Monday, July 09, 2012

Reviewing the Mail: Week of 7/7

This week, I'm writing to you from the end of a very long weekend (I used the Independence Day holiday to stretch out through the end of that week), which, sadly, turned out not to be as restful as it could have been. (Thing 2 had Medical Issues which put him in a hospital for almost 24 hours -- he's fine now, and it wasn't the appendicitis we were all afraid it was -- and that tends to make things fraught and nerve-wracking.) But, still, I didn't have to go to the office for five days straight, and that's a wonderful thing.

During the holiday-shortened week, I did get some mail, and some of that mail was books sent in hopes I'll review them. What will follow are not those reviews, since I haven't read these books yet, but it is what I can tell you about them without having read them. Any errors of fact are entirely mine, as are errors of interpretation. These books are almost certainly much more interesting, exciting, and fun than I will present them as (if the recent Scalzi kerfuffle has taught us all anything, it's taught us that).

First up is Earth Unaware, a new novel by Orson Scott Card and Aaron Johnston, which is a Tor hardcover, coming July 17th. It's the first book of "the Formic Wars," and that series is (as astute readers have already realized) a prequel to Card's most famous and popular novel, Ender's Game. Thus this is the story of how the alien Buggers came to discover Earth's unprotected, soft backside and to cruelly thrust their war-making apparatus therein.

I have two books this week that I've already seen once -- and still not read; is this guy Wheeler really such a slacker? -- the first of which is Bill Pronzini's latest "Nameless Detective" novel, Hellbox. (You can see what I wrote about it on April 7th, if you like.) This is one of the great PI series of the last half-century, and it's still going: Hellbox is a Forge hardcover, which was officially published last week.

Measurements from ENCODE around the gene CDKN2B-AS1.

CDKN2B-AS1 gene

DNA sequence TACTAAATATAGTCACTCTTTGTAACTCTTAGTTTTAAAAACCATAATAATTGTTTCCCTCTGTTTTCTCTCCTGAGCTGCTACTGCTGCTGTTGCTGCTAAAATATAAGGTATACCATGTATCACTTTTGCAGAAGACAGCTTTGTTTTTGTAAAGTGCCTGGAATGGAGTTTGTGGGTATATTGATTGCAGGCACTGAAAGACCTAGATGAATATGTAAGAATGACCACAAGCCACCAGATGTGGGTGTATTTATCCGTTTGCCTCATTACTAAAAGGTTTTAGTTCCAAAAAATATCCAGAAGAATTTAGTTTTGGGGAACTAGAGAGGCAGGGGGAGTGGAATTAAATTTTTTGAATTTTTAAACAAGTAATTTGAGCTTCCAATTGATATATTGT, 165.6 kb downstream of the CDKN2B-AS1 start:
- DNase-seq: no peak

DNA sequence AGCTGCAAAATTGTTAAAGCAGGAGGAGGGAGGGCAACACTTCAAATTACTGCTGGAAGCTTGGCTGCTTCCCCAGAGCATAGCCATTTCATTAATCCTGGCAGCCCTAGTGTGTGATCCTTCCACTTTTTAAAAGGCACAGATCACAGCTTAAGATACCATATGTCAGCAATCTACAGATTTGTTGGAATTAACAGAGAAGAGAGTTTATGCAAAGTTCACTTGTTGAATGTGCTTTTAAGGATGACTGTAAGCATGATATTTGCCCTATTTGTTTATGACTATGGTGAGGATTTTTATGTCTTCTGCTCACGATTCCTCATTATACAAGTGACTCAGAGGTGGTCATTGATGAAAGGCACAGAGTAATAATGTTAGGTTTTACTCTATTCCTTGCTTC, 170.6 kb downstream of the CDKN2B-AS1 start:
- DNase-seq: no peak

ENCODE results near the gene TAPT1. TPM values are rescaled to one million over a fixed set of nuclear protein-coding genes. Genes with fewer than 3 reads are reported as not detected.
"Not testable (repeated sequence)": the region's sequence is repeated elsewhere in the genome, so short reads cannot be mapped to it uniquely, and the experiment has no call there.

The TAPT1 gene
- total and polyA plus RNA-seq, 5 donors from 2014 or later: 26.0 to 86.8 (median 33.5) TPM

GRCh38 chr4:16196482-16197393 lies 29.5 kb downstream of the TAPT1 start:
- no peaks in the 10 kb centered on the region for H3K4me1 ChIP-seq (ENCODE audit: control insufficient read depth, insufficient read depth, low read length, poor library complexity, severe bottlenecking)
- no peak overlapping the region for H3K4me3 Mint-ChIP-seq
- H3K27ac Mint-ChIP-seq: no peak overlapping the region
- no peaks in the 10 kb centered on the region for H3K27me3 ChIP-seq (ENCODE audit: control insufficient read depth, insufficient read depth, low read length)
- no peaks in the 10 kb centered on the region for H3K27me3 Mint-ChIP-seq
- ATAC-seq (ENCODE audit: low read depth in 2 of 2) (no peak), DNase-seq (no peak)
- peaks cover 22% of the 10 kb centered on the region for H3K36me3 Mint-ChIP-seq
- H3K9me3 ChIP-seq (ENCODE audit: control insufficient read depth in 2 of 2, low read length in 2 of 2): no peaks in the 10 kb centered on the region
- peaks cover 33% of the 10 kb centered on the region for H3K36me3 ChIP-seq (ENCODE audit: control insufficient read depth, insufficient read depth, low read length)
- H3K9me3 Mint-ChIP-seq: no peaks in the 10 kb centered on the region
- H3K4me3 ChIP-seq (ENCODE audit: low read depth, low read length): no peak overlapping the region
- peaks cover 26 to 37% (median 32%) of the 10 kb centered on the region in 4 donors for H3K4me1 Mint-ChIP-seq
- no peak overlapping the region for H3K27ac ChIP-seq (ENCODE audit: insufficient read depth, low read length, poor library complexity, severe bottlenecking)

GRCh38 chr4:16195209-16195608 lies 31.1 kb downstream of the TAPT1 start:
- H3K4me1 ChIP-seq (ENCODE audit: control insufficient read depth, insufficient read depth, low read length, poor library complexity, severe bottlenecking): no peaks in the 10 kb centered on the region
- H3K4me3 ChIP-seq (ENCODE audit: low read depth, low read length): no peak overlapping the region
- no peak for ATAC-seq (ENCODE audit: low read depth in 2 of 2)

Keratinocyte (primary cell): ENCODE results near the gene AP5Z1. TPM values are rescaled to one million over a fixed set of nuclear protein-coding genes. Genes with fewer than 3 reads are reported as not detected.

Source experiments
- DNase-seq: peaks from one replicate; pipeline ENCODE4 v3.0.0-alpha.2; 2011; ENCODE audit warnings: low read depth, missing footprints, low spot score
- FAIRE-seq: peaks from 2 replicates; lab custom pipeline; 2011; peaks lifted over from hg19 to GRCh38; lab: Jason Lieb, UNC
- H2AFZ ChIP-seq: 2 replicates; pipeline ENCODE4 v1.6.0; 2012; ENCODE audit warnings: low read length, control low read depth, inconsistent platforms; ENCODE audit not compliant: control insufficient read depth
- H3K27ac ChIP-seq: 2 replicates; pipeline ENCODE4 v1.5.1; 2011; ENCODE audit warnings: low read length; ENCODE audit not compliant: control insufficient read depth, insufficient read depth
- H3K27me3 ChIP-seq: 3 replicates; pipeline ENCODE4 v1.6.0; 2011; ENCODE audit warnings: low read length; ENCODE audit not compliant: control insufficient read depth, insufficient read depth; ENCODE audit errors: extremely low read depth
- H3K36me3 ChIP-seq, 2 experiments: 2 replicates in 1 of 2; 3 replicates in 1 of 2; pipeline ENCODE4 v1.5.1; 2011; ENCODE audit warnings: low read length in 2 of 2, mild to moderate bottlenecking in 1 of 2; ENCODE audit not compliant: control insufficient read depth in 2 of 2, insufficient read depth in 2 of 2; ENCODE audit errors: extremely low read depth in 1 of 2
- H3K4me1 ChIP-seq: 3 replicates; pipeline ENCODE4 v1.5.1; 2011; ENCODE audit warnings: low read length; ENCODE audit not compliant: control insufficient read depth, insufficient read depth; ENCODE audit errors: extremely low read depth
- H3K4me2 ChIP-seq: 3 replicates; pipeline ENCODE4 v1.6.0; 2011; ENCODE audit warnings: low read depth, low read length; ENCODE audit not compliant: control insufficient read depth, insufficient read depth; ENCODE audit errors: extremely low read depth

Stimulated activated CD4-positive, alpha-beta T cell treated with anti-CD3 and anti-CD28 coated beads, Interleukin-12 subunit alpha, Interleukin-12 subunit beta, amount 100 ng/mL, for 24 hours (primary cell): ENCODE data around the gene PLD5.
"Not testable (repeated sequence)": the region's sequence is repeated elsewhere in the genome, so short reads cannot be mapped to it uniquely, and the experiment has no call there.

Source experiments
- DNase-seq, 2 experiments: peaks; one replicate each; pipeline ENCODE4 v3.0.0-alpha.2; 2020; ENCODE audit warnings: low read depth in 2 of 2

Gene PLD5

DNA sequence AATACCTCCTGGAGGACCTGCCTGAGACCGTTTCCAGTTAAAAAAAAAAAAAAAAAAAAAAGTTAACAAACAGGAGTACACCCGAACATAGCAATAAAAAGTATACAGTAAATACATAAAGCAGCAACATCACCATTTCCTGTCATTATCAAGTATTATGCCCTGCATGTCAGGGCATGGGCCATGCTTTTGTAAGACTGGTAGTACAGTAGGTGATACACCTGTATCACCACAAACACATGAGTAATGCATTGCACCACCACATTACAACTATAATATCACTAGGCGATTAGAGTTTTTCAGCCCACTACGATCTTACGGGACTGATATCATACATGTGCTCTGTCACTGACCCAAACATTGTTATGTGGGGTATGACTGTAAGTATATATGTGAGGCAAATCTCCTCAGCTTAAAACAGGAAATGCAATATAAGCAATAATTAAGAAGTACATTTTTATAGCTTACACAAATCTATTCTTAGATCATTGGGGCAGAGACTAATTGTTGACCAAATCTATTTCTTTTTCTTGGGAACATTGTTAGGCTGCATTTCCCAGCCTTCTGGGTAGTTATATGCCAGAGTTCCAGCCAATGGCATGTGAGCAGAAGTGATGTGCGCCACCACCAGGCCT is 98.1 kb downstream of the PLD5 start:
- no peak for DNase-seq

The other book I've seen once before is J.A. Pitts's Forged in Fire, the third book in an urban fantasy series about a female blacksmith-turned-dragonslayer in the Pacific Northwest. (That's her butt on the front cover, as required by the law of urban fantasy covers; you know she's an urban fantasy heroine because of the butt in black leather, but you know she's tough because of the punky haircut and the fact that you can actually see her face.) I didn't say much about this book the first time -- unlike the Pronzini series, I've never read Pitts's books -- but you can read that not much, if you like. This is a Tor hardcover, and hit stores on June 19th.

Last for this week is a new anthology about the singularity -- this generation's great SFnal idea, that computer speed and processing ability will continue its logarithmic growth rate and explode past us into superhuman, self-aware realms Any Day Now -- edited by James Patrick Kelly and John Kessel, entitled Digital Rapture. I suspect they might be more interested in the singularity as a subject for stories than as True Believers, since this all-reprint anthology begins with Asimov's 1956 story "The Last Question" before getting into the requisite Stross, Doctorow, Egan, Vinge, and Kurzweil material. (Digital Rapture has several works of nonfiction among the stories, including Vinge's foundational 1993 paper "The Coming Technological Singularity" -- which is coming today exactly as much as it was in 1993, you betcha -- so it looks to provide as good a single-volume overview of the current SF love for singularitudinousness as you could hope for.) Digital Rapture is a trade paperback, coming in August from Tachyon.

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